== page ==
Terminal index shows ‘hidden gems’ in store cattle
Using the €uro-Star terminal index when picking animals for finishing can significantly increase farm profitability, according to Teagasc Drystock Advisor, Christy Watson.
Speaking at the Irish Grassland Association (IGA) National Beef Conference held on Wednesday, June 21, Watson said using the terminal index can identify animals with the greater potential to make more profit for finishers.
Over 65% of the cattle born to a beef sire are moved to another holding before they reach 12 months, Watson said.
“The person who breeds the animal generally is not the one who markets that animal at the finish stage.
“So we have a slightly more complicated breeding model,” Watson said.
“At the mart or in the farmyard, can you visually – looking at the animal – pick up all the important traits? You cannot.
There are a lot of hidden gems that the Irish Cattle Breeding Federation (ICBF) terminal index will pick up.
The farmer takes a lot of things into account when making a purchase, such as number of movements; the age of the animal; the potential size they’ll finish at; and health status.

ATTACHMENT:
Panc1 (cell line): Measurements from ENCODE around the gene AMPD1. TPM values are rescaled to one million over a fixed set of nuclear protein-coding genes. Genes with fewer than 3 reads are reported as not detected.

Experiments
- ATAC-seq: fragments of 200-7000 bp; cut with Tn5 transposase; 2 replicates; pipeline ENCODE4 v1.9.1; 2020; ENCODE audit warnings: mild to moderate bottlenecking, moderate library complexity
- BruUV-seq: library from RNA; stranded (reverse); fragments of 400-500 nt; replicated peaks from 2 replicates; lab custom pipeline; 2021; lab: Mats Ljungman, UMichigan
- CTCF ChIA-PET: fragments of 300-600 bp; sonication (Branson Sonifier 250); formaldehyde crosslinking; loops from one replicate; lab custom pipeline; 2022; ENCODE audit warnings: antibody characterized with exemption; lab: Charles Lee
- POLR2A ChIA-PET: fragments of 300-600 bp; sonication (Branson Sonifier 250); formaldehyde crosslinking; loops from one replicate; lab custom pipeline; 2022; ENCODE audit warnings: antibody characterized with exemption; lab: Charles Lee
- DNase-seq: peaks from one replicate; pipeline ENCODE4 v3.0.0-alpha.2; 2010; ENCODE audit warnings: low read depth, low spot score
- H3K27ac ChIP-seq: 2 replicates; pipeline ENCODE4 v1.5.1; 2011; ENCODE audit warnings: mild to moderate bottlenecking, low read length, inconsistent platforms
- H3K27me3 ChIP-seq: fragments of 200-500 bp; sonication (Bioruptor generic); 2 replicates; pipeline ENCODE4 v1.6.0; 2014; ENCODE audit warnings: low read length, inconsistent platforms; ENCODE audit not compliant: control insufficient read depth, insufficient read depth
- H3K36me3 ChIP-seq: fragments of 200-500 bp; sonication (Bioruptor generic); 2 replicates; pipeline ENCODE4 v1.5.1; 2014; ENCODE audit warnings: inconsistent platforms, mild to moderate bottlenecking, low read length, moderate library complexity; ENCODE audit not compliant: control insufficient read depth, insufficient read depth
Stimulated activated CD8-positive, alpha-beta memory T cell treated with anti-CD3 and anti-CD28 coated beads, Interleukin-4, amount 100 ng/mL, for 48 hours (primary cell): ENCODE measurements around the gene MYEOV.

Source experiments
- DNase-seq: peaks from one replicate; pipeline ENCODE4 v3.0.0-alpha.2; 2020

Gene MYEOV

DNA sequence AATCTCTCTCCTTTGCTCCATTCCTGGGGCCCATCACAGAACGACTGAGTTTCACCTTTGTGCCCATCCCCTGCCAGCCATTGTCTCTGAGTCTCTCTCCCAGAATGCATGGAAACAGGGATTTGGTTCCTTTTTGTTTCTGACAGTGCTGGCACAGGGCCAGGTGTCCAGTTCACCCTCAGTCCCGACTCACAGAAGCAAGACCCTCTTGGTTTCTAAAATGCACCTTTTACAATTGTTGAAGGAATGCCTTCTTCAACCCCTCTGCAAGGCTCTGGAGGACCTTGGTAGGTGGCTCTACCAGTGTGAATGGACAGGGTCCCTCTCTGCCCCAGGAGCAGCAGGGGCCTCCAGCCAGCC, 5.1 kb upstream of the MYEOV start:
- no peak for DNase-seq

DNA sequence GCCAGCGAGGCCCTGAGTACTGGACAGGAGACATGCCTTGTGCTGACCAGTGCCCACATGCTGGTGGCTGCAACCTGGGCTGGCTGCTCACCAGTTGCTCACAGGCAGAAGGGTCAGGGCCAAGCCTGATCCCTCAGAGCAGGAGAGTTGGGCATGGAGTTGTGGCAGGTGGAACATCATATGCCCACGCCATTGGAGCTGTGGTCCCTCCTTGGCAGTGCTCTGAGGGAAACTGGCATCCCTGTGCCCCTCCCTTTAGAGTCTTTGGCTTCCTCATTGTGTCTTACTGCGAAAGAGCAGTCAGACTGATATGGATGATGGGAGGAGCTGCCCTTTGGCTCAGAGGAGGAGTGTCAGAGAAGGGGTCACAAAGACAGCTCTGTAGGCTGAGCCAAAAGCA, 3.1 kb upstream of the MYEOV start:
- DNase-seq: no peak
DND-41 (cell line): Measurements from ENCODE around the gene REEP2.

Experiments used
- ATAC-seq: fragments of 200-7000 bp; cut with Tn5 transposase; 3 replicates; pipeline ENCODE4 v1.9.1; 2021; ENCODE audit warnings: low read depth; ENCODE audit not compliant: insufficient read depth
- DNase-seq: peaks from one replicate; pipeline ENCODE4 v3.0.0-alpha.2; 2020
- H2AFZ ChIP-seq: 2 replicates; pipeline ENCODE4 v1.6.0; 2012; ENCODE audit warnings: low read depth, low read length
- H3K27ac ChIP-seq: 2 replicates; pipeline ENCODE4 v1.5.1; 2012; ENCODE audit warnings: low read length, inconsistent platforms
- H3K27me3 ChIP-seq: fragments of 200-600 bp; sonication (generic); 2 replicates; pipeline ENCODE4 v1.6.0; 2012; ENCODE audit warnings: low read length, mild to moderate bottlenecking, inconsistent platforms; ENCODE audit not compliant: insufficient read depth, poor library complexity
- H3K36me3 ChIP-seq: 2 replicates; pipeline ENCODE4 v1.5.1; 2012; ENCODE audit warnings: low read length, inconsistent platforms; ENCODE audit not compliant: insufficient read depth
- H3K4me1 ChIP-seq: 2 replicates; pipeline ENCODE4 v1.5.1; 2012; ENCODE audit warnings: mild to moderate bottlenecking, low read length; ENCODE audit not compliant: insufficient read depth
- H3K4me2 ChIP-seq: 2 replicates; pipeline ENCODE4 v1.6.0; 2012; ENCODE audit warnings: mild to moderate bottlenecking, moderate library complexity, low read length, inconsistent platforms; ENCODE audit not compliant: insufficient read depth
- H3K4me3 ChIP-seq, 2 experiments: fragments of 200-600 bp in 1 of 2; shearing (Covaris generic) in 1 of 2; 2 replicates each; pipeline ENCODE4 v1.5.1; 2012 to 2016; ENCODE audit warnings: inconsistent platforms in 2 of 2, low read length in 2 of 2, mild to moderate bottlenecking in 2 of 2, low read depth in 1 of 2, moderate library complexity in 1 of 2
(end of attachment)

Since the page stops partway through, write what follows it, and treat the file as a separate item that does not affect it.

But what the farmer really wants to know, according to Watson, is if the animal is going to make money for them. “That decision has to be made in a very short period of time and it needs to be right,” he said.
The big cost in the finisher system is the price of the store animal – over 70% of the direct cost of production. Watson emphasised the importance of knowing what type of animal you’re buying, as well as its potential.
‘A genetic index expressed in euro’
Watson advised finishers to focus on the terminal index and to ask what the ICBF says about the animal that will be of benefit to them.
- Carcass Traits – 57%;
- Feed Intake – 16%;
- Calving Traits – 25%;
- Docility – 2%.
Feed intake is the most critical trait, according to Watson. He said: “There is no one in the room who can, from visual appearance, say that one animal is more efficient at converting grass or meal to liveweight than the animal standing next to it.”
There are significant savings to be made from a more feed-efficient animal, which cannot be ignored, Watson said.
Feed intake efficiency is very important and it’s not visible to the eye.
The other important trait from a finisher’s point of view is carcass – what you are paid on, Watson said.
Carcass traits represent 57% of the terminal index. This can be further broken down by weight, conformation and fat.
The index takes all the genetic factors into account and produces a monetary value; a financial ranking of the animal.
Watson added: “So we can now look at a group of animals and see montetary value and potential income linked to their genteic make-up.”